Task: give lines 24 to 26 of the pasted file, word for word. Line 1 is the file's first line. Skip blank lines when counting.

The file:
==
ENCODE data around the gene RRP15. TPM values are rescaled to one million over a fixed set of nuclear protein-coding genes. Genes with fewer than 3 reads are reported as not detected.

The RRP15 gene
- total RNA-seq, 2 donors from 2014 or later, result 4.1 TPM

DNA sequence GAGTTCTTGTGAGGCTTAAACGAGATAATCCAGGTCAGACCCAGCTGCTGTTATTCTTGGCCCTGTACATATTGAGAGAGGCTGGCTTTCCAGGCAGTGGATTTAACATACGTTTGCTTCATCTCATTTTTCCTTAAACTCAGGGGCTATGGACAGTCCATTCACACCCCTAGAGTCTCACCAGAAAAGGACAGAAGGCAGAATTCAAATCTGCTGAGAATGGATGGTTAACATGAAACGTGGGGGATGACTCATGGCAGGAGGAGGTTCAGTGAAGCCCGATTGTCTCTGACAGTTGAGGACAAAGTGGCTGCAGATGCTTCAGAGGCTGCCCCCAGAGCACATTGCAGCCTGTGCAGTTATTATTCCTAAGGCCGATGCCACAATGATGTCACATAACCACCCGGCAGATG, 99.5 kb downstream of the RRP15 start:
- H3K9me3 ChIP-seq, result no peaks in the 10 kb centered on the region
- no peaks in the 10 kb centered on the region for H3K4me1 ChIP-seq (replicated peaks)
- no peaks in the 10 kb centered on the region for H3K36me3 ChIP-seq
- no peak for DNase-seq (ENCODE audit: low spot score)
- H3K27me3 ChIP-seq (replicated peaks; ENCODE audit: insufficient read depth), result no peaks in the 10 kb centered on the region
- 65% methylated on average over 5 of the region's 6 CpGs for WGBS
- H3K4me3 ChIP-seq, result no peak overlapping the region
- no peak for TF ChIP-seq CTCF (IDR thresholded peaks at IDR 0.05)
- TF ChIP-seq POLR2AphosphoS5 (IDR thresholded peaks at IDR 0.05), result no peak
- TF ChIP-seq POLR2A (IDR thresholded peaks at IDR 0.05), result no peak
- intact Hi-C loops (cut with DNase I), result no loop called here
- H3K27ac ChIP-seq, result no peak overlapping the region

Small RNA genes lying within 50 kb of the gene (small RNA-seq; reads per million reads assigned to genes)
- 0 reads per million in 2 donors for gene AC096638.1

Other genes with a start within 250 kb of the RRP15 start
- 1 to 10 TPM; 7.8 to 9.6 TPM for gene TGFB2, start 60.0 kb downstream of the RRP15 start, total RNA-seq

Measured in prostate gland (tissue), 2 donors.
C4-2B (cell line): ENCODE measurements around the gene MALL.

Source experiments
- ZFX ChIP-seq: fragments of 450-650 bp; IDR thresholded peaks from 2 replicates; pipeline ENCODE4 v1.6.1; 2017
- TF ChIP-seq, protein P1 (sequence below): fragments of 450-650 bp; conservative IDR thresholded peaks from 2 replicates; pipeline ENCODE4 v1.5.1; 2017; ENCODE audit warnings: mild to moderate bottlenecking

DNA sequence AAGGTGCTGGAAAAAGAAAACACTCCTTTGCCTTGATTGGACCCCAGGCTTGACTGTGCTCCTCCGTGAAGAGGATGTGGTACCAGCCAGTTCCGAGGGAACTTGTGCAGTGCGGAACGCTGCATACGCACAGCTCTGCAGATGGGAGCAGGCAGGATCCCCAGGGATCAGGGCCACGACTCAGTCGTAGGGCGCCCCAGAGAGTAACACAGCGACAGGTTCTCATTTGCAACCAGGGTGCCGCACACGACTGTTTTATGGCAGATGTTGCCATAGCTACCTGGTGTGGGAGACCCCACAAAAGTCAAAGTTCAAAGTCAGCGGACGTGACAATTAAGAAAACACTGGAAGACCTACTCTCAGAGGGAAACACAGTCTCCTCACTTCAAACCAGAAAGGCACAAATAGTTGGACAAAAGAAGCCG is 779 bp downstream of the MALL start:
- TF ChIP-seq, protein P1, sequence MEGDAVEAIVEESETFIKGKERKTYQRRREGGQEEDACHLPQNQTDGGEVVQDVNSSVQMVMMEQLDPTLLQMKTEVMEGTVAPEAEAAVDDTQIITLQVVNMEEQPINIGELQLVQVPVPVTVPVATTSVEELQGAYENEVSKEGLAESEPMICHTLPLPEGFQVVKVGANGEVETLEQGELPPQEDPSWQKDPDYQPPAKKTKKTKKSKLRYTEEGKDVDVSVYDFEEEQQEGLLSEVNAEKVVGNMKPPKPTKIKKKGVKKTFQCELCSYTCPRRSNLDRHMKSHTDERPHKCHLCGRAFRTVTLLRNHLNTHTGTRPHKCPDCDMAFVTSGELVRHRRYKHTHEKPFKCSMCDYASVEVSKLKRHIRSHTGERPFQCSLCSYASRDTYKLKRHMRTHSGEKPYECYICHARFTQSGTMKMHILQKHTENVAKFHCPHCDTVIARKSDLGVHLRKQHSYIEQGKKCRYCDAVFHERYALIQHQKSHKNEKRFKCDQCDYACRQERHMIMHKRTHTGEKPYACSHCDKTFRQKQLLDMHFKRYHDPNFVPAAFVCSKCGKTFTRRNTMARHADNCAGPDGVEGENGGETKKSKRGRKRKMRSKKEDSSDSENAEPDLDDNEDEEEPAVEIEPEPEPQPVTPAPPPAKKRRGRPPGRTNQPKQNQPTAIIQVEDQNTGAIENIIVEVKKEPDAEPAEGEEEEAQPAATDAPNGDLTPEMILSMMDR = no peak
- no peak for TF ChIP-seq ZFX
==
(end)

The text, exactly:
- ZFX ChIP-seq: fragments of 450-650 bp; IDR thresholded peaks from 2 replicates; pipeline ENCODE4 v1.6.1; 2017
- TF ChIP-seq, protein P1 (sequence below): fragments of 450-650 bp; conservative IDR thresholded peaks from 2 replicates; pipeline ENCODE4 v1.5.1; 2017; ENCODE audit warnings: mild to moderate bottlenecking

DNA sequence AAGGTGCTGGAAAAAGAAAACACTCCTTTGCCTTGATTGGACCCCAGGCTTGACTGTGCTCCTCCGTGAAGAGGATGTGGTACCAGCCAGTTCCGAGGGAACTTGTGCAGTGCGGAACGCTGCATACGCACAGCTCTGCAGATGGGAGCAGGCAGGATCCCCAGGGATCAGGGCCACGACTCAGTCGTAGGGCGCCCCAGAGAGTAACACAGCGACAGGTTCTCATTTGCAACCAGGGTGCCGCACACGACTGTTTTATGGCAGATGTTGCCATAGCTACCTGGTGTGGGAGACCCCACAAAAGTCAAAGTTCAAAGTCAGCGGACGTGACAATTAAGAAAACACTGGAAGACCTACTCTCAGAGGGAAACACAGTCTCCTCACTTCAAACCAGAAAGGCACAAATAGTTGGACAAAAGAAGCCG is 779 bp downstream of the MALL start: